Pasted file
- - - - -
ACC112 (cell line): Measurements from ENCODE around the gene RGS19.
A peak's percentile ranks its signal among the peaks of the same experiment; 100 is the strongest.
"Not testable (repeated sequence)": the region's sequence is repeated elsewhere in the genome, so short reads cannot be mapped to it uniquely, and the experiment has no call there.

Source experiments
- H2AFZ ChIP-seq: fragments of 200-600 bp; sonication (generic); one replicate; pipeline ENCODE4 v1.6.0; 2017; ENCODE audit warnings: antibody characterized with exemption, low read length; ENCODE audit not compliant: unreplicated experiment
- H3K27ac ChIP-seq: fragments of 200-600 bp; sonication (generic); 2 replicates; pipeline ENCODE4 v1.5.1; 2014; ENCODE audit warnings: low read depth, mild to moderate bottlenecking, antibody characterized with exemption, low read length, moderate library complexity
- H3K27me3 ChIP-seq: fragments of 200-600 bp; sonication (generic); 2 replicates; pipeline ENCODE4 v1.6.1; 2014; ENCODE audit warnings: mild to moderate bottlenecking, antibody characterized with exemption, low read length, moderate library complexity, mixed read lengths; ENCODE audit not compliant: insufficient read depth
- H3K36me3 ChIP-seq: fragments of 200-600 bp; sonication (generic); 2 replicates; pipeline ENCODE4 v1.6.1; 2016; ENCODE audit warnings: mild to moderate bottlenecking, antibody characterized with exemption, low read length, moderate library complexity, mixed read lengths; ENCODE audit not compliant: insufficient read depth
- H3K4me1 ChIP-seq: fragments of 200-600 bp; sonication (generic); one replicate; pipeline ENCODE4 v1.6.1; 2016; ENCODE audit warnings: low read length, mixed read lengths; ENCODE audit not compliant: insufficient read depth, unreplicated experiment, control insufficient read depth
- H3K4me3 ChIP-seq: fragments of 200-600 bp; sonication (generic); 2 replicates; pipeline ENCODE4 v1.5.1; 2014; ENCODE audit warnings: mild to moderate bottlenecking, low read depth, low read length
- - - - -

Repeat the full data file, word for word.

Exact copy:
ACC112 (cell line): Measurements from ENCODE around the gene RGS19.
A peak's percentile ranks its signal among the peaks of the same experiment; 100 is the strongest.
"Not testable (repeated sequence)": the region's sequence is repeated elsewhere in the genome, so short reads cannot be mapped to it uniquely, and the experiment has no call there.

Source experiments
- H2AFZ ChIP-seq: fragments of 200-600 bp; sonication (generic); one replicate; pipeline ENCODE4 v1.6.0; 2017; ENCODE audit warnings: antibody characterized with exemption, low read length; ENCODE audit not compliant: unreplicated experiment
- H3K27ac ChIP-seq: fragments of 200-600 bp; sonication (generic); 2 replicates; pipeline ENCODE4 v1.5.1; 2014; ENCODE audit warnings: low read depth, mild to moderate bottlenecking, antibody characterized with exemption, low read length, moderate library complexity
- H3K27me3 ChIP-seq: fragments of 200-600 bp; sonication (generic); 2 replicates; pipeline ENCODE4 v1.6.1; 2014; ENCODE audit warnings: mild to moderate bottlenecking, antibody characterized with exemption, low read length, moderate library complexity, mixed read lengths; ENCODE audit not compliant: insufficient read depth
- H3K36me3 ChIP-seq: fragments of 200-600 bp; sonication (generic); 2 replicates; pipeline ENCODE4 v1.6.1; 2016; ENCODE audit warnings: mild to moderate bottlenecking, antibody characterized with exemption, low read length, moderate library complexity, mixed read lengths; ENCODE audit not compliant: insufficient read depth
- H3K4me1 ChIP-seq: fragments of 200-600 bp; sonication (generic); one replicate; pipeline ENCODE4 v1.6.1; 2016; ENCODE audit warnings: low read length, mixed read lengths; ENCODE audit not compliant: insufficient read depth, unreplicated experiment, control insufficient read depth
- H3K4me3 ChIP-seq: fragments of 200-600 bp; sonication (generic); 2 replicates; pipeline ENCODE4 v1.5.1; 2014; ENCODE audit warnings: mild to moderate bottlenecking, low read depth, low read length